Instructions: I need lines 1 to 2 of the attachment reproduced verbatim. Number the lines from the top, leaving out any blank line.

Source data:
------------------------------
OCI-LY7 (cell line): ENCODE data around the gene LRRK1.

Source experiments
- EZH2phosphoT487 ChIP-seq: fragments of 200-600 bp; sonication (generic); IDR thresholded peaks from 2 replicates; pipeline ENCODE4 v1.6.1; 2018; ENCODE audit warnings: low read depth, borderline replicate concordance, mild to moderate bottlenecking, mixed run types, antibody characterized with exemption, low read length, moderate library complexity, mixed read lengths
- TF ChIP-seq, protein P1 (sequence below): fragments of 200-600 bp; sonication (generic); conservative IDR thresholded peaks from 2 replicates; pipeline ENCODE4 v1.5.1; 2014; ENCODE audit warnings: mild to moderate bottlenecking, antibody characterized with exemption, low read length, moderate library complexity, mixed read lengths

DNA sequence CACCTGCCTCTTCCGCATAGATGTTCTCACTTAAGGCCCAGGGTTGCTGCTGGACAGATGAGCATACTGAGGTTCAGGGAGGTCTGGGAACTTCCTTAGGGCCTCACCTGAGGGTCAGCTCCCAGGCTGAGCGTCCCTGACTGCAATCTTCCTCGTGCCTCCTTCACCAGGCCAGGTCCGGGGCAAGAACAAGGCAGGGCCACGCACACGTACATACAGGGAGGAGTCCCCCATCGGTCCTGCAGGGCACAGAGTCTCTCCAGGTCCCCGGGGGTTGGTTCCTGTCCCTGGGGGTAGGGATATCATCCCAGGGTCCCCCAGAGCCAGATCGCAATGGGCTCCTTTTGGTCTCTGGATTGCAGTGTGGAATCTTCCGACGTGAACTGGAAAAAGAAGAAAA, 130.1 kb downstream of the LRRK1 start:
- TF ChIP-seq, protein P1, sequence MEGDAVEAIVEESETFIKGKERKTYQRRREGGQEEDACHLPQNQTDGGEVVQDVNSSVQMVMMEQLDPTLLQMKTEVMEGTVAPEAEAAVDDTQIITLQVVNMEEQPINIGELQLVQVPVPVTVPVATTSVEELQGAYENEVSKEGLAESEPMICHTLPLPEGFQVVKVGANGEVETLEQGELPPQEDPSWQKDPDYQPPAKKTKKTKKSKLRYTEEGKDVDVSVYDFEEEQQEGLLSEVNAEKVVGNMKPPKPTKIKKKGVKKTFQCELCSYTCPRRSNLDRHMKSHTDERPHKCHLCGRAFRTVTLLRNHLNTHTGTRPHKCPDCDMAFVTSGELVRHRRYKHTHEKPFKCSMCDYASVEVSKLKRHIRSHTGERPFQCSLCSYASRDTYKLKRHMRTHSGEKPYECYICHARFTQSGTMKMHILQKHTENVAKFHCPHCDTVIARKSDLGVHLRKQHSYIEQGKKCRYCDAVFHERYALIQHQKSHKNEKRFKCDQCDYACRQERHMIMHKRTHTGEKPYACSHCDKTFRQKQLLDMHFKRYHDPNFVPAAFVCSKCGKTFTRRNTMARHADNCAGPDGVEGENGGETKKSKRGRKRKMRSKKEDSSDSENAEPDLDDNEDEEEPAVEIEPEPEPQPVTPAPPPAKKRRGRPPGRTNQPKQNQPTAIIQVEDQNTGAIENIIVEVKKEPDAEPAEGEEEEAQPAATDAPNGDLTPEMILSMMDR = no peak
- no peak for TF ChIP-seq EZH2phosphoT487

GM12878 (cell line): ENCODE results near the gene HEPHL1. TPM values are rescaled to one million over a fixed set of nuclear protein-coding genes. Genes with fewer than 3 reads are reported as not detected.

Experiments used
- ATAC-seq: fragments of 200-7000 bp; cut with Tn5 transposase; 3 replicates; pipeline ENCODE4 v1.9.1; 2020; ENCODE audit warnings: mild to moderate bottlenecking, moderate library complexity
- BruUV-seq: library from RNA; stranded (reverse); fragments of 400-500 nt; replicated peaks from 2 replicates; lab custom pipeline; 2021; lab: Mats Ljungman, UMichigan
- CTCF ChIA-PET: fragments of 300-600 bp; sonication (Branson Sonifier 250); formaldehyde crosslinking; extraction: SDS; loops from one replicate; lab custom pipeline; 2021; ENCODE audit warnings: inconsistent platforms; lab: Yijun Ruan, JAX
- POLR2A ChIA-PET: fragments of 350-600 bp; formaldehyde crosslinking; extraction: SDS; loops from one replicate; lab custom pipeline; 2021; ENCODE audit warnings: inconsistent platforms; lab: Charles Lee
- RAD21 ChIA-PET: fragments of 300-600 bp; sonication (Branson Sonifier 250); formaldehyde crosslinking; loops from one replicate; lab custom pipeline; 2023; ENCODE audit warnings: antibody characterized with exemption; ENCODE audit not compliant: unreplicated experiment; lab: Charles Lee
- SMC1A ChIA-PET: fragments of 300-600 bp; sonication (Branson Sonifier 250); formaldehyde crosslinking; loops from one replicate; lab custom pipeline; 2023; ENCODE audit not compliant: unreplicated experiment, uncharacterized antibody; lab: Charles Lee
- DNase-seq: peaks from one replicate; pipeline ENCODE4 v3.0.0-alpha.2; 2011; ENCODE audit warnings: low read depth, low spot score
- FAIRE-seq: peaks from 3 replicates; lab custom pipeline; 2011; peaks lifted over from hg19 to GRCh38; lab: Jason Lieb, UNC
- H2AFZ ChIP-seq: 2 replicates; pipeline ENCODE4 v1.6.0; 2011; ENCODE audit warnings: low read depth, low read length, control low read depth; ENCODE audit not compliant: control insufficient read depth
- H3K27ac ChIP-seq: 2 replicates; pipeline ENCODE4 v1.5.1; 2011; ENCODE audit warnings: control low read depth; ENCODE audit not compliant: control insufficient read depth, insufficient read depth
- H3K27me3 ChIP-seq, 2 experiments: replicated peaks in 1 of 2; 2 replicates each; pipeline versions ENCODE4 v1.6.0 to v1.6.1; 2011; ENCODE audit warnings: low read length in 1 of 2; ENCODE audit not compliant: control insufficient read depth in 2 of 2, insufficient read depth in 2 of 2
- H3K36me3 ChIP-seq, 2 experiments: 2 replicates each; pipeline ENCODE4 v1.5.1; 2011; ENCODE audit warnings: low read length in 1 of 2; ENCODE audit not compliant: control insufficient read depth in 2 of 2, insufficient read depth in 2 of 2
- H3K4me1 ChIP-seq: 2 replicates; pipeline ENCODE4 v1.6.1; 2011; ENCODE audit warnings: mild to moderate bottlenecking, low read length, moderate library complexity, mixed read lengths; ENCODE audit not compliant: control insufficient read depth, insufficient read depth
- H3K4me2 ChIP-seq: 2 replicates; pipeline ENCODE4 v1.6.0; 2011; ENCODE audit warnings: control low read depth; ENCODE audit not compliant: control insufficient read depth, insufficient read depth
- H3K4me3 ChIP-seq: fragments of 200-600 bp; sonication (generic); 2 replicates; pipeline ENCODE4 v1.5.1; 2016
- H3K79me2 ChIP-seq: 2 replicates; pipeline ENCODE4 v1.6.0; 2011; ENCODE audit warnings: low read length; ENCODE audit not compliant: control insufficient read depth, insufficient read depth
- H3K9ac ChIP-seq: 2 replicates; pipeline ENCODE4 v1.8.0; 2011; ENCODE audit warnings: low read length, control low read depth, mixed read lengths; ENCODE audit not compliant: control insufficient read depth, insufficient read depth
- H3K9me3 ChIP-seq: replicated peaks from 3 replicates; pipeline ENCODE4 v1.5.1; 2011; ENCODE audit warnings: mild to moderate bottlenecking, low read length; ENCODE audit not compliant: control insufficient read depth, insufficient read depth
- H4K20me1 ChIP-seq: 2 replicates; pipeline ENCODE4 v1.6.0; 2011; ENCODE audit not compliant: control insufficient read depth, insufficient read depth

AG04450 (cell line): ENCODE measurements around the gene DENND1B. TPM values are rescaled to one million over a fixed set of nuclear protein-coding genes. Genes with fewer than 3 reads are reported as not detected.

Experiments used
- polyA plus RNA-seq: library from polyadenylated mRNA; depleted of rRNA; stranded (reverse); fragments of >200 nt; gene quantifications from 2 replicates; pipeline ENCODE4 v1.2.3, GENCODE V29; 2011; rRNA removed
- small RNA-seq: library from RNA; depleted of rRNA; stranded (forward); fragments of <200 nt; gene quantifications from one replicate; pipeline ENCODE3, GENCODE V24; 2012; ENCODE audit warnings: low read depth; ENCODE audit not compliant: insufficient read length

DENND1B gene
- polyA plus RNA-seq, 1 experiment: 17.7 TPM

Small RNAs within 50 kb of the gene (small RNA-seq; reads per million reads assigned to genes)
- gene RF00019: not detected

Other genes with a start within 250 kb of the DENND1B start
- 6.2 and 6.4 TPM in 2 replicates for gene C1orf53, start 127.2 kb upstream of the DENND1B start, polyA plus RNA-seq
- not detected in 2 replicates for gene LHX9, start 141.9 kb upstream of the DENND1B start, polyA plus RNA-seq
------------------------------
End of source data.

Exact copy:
OCI-LY7 (cell line): ENCODE data around the gene LRRK1.

Source experiments